- Before iOS and Android got good Exchange integration and full MDM, it was extremely common to have "basement email servers" -- sometimes they were in the data center, and sometimes they really were in the exec's basement. We don't need that anymore, but I can imagine the State Department's IT people aren't exactly early adopters especially concerning communications.
    - Tons of support time is spent getting whatever crazy computer, tablet, smartphone, Amazon Echo, game system, etc. connected to the company network and functioning -- stuff that the "little people" would never be allowed to use.

    The point is that all executives bend the rules, and the IT staff allow them to because they like being paid. In my mind this is no different...Clinton was essentially the CEO of the State Department. Would you tell your CEO that he wasn't able to access his email from some unsecure consumer laptop on his private jet?

    • Private sector companies have competition (or at least the government tries to keep it that way). If they do something stupid, it gives their customers a reason to flee to the competition. Your company's very survival is at stake when an owner or executive flaunts security rules.

      The government by definition has no competition. So there are no disincentives for flaunting security rules since the government can't cease to exist (well I suppose there's popular revolution, but those are few and far betwee
    • by Chris453 ( 1092253 ) on Tuesday July 05, 2016 @12:36PM (#52448993)

      Would you tell your CEO that he wasn't able to access his email from some unsecure consumer laptop on his private jet?

      Yes, because there are laws regarding what you can and more importantly CANNOT do in government that don't apply to the private sector. Besides being potentiality classified, official government emails are official records and have to be treated as such so that us lowly citizens can use the freedom of information requests to see them. Now that she got away with this, what is to stop the head of every government organization from breaking the law and keeping their email on their own servers? Servers they control and can wipe before evidence of other crimes can come to light.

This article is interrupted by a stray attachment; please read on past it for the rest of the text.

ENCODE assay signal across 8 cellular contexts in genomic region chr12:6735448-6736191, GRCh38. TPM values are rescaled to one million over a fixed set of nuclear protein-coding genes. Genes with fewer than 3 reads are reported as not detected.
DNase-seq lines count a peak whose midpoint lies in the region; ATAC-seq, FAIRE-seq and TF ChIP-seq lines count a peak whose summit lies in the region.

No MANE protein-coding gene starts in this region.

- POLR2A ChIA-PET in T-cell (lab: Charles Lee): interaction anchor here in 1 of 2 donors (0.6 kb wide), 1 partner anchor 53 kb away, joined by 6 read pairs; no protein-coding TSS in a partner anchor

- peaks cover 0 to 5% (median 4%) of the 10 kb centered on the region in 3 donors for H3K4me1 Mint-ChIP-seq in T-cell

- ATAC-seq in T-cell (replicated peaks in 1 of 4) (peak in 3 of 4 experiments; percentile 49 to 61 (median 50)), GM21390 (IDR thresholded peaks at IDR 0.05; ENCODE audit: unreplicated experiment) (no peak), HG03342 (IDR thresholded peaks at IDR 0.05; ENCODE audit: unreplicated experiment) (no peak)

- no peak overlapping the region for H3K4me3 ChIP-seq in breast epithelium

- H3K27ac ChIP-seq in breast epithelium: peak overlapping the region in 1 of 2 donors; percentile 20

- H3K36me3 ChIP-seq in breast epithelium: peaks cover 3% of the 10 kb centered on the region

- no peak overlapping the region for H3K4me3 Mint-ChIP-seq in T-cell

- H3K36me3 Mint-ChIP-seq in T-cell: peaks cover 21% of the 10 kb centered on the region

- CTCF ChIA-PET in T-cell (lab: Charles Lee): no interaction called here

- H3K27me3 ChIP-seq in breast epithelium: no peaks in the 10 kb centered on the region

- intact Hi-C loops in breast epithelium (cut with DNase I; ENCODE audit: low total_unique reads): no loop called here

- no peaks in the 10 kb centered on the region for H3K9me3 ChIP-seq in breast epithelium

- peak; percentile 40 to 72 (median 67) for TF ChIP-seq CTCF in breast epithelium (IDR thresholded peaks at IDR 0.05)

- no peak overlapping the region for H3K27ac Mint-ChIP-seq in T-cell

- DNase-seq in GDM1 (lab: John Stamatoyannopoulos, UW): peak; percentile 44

• by __aaclcg7560 ( 824291 ) on Tuesday July 05, 2016 @12:26PM (#52448877)
    Nothing to see here, move along.
  • by Maxo-Texas ( 864189 ) on Tuesday July 05, 2016 @12:26PM (#52448879)

    http://www.prisonpolicy.org/re... [prisonpolicy.org]

    There isn't even an entry for people who were sent to prison for being careless about top secret security clearance.

    The most likely occurrence for being sloppy would be a reprimand and extra training classes.

    People are prosecuted for intentionally releasing top secret material to enemies or to the public.

    People are not prosecuted for being careless or incorrectly configured servers.

    It is not true that "anyone but hillary" would do prison time for what happened here. They would get butt hurt and it might even hurt their career (and might get them fired and their clearance withdrawn) but federal prosecution for all practical purposes does not occur in this kind of situation.